// Theme: Infrastructures of Global Value Chains (GVCs)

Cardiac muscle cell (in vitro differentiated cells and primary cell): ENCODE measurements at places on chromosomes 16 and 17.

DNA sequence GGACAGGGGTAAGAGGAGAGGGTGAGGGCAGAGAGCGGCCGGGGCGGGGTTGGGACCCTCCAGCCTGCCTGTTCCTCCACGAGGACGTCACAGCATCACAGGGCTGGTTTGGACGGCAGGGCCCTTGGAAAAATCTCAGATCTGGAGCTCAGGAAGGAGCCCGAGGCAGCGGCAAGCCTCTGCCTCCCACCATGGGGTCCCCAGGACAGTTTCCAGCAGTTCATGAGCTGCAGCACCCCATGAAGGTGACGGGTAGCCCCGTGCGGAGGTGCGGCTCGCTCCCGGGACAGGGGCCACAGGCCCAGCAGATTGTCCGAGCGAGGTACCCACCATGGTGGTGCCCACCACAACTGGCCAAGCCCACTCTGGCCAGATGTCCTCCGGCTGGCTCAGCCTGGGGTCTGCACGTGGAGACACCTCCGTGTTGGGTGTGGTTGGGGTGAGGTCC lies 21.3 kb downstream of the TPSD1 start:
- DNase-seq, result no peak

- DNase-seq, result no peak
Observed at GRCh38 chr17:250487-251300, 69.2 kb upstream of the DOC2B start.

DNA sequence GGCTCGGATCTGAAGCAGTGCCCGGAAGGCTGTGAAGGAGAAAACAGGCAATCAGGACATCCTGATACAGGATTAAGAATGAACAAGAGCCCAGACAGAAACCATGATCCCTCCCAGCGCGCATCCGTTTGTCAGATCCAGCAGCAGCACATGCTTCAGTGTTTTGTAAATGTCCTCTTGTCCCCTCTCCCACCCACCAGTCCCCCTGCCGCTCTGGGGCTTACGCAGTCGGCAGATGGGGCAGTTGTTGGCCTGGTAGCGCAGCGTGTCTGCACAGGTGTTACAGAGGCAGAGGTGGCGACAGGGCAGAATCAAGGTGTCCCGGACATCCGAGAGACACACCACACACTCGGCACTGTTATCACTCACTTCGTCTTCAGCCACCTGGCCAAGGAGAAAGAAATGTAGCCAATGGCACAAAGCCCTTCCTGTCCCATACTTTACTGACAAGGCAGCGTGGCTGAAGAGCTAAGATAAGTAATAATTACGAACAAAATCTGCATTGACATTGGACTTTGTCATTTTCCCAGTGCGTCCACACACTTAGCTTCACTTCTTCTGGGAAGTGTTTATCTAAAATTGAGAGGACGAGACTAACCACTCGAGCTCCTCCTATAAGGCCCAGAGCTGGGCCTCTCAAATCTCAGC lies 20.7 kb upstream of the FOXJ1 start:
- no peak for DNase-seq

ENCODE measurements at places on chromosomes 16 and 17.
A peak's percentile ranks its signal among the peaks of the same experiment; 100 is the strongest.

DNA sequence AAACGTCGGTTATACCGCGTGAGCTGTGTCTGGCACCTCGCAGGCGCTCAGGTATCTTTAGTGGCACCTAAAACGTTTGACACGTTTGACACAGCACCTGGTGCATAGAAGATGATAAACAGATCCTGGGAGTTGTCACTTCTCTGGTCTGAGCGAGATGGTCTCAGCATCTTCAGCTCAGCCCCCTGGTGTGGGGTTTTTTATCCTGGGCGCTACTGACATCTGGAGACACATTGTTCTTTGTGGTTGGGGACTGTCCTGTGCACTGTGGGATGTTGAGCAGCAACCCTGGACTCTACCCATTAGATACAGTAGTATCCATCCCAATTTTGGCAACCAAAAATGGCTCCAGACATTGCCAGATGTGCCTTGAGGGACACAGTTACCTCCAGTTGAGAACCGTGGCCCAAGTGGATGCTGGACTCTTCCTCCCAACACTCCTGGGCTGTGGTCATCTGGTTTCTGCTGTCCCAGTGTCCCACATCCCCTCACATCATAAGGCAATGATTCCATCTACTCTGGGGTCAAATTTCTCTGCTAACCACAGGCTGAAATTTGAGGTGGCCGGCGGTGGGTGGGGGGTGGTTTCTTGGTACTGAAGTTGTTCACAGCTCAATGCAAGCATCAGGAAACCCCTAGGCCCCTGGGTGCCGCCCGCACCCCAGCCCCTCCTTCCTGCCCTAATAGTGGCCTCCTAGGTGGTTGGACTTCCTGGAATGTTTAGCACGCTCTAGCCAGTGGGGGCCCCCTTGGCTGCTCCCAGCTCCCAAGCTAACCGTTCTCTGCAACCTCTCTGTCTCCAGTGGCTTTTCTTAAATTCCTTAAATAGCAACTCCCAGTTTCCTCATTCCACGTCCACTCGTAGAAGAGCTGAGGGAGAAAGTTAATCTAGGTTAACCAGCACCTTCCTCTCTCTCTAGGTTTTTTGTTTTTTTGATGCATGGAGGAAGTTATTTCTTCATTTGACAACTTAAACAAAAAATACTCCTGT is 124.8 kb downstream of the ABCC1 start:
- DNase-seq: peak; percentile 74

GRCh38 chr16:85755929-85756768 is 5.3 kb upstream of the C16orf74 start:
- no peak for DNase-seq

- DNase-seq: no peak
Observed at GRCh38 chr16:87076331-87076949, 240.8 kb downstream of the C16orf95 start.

Global value chains are animated by management strategies that make use of the unevenness and fragmentation of the global regulatory space. Such offshoring and outsourcing are however conditioned upon the existence or establishment of certain infrastructures that make just-in-time circulation of raw materials, goods, labor, information and capital ‘frictionless’ and cost-efficient. These infrastructures that currently enable the largest part of production and extraction of resources globally, range from logistic devices (like containers, ports, and cargo ships) through epistemic and bureaucratic practices (like auditing and supply chain IT) to large-scale geopolitical strategies (like the Chinese Belt and Road initiative) and form a backbone of contemporary capitalism. The centrality of infrastructure is best illustrated when it stutters, as during workers’ strikes and anti-oil blockades, or in the various instances of value chain disruptions during the Covid-19 pandemic, such as the emblematic case of the blockage of the Suez Canal by the grounded container ship Ever Given in 2021.